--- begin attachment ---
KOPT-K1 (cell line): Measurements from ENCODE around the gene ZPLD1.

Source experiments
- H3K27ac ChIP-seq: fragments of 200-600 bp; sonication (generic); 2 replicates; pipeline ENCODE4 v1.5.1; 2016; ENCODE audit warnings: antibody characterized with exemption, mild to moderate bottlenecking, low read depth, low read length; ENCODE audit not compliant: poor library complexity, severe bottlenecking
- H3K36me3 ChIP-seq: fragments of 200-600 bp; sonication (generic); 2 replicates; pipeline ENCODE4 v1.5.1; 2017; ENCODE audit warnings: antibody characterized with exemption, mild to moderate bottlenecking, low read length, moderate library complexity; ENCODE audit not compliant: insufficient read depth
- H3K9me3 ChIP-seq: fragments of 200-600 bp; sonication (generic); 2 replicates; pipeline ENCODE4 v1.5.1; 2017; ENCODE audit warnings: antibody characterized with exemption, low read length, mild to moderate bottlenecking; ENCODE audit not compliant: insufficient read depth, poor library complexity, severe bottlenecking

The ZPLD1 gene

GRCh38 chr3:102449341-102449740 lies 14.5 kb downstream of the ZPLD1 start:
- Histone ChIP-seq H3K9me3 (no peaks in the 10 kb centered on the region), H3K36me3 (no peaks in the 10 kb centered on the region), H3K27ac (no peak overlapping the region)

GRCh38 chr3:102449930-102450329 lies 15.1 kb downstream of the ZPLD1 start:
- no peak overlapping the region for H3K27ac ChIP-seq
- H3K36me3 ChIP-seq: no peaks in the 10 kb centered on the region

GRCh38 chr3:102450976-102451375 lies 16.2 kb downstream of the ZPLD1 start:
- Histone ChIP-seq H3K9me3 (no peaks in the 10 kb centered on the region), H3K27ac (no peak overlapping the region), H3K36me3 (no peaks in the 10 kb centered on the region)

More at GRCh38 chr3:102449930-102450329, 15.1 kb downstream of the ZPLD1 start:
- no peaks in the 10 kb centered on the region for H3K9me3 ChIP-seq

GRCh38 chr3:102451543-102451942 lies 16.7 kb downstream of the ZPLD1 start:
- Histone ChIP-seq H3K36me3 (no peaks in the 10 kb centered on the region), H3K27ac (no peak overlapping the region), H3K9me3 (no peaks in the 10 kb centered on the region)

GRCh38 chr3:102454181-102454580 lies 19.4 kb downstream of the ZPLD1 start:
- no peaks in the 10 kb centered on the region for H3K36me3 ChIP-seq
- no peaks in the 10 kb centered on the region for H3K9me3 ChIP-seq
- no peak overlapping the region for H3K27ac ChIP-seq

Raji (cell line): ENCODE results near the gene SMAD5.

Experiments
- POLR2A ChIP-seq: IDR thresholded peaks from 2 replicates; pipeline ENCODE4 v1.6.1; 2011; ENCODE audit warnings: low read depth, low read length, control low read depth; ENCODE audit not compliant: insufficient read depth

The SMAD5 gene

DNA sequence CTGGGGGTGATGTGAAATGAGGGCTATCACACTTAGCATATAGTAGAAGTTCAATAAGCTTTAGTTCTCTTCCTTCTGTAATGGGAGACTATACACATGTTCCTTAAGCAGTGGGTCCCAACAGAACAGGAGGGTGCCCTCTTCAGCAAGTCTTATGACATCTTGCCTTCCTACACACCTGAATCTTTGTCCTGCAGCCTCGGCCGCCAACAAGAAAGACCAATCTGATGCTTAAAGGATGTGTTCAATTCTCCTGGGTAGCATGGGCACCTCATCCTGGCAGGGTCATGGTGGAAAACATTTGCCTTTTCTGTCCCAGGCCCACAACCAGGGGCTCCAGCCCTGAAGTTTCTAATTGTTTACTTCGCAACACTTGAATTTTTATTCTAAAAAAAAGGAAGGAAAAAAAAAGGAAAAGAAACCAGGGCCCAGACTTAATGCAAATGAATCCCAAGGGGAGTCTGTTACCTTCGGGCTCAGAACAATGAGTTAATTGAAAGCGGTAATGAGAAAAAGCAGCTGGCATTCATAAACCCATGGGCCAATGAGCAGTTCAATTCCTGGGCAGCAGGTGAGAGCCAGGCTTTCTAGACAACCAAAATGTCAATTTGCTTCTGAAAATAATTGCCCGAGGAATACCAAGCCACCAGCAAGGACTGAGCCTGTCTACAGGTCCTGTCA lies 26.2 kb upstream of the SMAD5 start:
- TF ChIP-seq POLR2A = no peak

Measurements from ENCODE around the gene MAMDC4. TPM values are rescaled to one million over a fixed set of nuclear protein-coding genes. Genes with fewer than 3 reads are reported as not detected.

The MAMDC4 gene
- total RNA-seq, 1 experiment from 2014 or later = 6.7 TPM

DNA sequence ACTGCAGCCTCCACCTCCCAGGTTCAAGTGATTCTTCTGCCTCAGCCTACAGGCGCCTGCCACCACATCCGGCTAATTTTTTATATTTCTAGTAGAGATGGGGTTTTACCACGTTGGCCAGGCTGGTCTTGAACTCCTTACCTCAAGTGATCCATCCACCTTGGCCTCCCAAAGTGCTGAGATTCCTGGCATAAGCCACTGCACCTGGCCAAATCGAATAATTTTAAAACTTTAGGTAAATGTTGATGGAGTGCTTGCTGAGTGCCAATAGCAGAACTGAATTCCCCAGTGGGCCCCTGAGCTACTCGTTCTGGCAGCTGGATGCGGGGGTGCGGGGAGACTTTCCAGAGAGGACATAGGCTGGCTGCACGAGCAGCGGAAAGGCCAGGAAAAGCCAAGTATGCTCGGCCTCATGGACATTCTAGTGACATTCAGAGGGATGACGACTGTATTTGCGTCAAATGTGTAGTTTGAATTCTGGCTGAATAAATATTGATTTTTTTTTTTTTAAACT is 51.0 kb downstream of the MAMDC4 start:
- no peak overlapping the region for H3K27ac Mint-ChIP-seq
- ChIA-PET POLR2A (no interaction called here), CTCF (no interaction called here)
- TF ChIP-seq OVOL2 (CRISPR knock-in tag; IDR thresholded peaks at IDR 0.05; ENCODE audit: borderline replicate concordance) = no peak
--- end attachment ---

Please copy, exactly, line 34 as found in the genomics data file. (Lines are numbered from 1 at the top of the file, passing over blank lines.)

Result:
- TF ChIP-seq OVOL2 (CRISPR knock-in tag; IDR thresholded peaks at IDR 0.05; ENCODE audit: borderline replicate concordance) = no peak